'The work of art is a simplistic meditation, an artifice serving to fix the attention, to stabilize or excite the mind; its value can only be judged on its results' (A. Tàpies, 'I am a Catalan', in K. Stiles and P. Selz (eds.), Theories and Documents of Contemporary Art, Berkeley, 1996, p. 55).
Antoni Tàpies's poetic canvas Matèria damunt tela i collage paper is an evocation of memory, which when combined with the artist's signature use of form, material and texture, creates a spiritual reflection on the nature of humanity. This immense canvas is among the very best works from a pivotal period in the artist's career when he began responding to the drama of combining intuitive and impulsive forces as they play out across the surface of the work. Exceptionally for the artist, this work contains several of his iconic 'signs' - the lexicon of crosses and marks that are often inserted into the surface of his most momentous works. Normally they appear singularly, but this work's multiple signs transform the painting from a passive recollection of a forgotten landscape into an active site of discovery. This sense of energy is enhanced by the grand scale as its monumental size envelops all who stand before it and draws them into Tàpies's gracious world of aesthetic tranquility.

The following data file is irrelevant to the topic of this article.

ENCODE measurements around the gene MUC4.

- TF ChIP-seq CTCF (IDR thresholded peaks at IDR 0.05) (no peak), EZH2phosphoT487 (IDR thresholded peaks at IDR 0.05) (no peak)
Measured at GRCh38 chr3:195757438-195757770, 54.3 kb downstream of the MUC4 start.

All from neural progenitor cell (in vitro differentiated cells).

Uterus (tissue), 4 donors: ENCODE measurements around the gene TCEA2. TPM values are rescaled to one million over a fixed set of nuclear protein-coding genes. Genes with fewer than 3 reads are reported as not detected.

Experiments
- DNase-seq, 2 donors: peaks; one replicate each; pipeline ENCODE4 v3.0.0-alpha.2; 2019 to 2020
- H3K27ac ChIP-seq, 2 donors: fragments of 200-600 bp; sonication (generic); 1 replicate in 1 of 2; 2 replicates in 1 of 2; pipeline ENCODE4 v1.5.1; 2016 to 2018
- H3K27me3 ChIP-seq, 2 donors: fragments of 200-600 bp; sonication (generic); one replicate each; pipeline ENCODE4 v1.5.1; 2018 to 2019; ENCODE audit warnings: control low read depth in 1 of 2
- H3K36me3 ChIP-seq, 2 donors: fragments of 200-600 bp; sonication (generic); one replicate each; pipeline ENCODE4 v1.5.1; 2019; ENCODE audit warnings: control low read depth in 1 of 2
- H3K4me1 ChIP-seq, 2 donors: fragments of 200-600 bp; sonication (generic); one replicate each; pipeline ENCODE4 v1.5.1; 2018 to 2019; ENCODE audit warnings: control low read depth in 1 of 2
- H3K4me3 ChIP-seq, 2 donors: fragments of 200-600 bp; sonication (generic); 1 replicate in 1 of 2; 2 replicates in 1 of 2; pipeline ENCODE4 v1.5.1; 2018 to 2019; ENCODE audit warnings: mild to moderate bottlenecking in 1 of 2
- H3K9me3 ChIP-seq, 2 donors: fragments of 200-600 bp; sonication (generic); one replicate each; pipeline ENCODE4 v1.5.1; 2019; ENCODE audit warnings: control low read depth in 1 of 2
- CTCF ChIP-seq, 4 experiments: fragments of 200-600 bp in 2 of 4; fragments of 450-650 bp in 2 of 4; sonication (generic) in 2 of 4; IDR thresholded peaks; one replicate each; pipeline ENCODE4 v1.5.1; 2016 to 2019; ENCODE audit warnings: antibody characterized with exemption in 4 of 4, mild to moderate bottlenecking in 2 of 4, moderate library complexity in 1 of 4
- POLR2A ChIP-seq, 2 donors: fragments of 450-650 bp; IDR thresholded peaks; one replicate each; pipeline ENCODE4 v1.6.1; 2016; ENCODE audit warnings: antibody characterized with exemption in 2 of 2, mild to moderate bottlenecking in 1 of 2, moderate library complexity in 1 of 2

The variegated texture of Tàpies's highly worked surface combines with his delicate and deliberate construction to produce an intoxicating assemblage which the artist orchestrates into a rich medley of texture and form. The title gives the first clue as to its construction as Matèria damunt tela i collage paper translates into a literal list of the assortment of materials at hand - Material on canvas and paper collage. In Tàpies hands the rich patchwork of different surfaces and materials merge together to form a distinctive whole. He constructs the surface of this work by assembling rough geometric forms fashioned out of fragments of found paper, and in the process invigorates them with new life within his own formations. These portions are then embellished with bold strokes of black, white, gray and taupe causing the eye to explore the surface of the work and adding an additional dimension of energy and presence.